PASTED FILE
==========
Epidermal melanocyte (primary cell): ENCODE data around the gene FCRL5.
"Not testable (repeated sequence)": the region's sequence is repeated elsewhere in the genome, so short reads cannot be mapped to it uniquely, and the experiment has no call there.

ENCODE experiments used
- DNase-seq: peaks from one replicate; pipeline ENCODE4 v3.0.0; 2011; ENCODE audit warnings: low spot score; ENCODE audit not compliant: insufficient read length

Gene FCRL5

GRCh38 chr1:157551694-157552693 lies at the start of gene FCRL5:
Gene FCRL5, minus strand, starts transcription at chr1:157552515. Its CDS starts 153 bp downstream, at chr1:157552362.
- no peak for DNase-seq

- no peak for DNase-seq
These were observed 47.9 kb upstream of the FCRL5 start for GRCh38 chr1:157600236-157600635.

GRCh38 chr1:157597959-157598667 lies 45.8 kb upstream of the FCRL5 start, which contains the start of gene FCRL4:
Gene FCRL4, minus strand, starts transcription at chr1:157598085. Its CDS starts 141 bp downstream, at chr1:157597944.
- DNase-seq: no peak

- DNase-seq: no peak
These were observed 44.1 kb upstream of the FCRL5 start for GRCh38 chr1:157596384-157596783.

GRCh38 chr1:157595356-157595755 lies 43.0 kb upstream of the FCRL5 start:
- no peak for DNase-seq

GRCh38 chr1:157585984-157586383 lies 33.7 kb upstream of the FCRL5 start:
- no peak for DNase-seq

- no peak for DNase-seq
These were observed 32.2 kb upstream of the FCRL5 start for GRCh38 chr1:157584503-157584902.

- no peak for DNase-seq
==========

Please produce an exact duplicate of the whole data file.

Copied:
Epidermal melanocyte (primary cell): ENCODE data around the gene FCRL5.
"Not testable (repeated sequence)": the region's sequence is repeated elsewhere in the genome, so short reads cannot be mapped to it uniquely, and the experiment has no call there.

ENCODE experiments used
- DNase-seq: peaks from one replicate; pipeline ENCODE4 v3.0.0; 2011; ENCODE audit warnings: low spot score; ENCODE audit not compliant: insufficient read length

Gene FCRL5

GRCh38 chr1:157551694-157552693 lies at the start of gene FCRL5:
Gene FCRL5, minus strand, starts transcription at chr1:157552515. Its CDS starts 153 bp downstream, at chr1:157552362.
- no peak for DNase-seq

- no peak for DNase-seq
These were observed 47.9 kb upstream of the FCRL5 start for GRCh38 chr1:157600236-157600635.

GRCh38 chr1:157597959-157598667 lies 45.8 kb upstream of the FCRL5 start, which contains the start of gene FCRL4:
Gene FCRL4, minus strand, starts transcription at chr1:157598085. Its CDS starts 141 bp downstream, at chr1:157597944.
- DNase-seq: no peak

- DNase-seq: no peak
These were observed 44.1 kb upstream of the FCRL5 start for GRCh38 chr1:157596384-157596783.

GRCh38 chr1:157595356-157595755 lies 43.0 kb upstream of the FCRL5 start:
- no peak for DNase-seq

GRCh38 chr1:157585984-157586383 lies 33.7 kb upstream of the FCRL5 start:
- no peak for DNase-seq

- no peak for DNase-seq
These were observed 32.2 kb upstream of the FCRL5 start for GRCh38 chr1:157584503-157584902.

- no peak for DNase-seq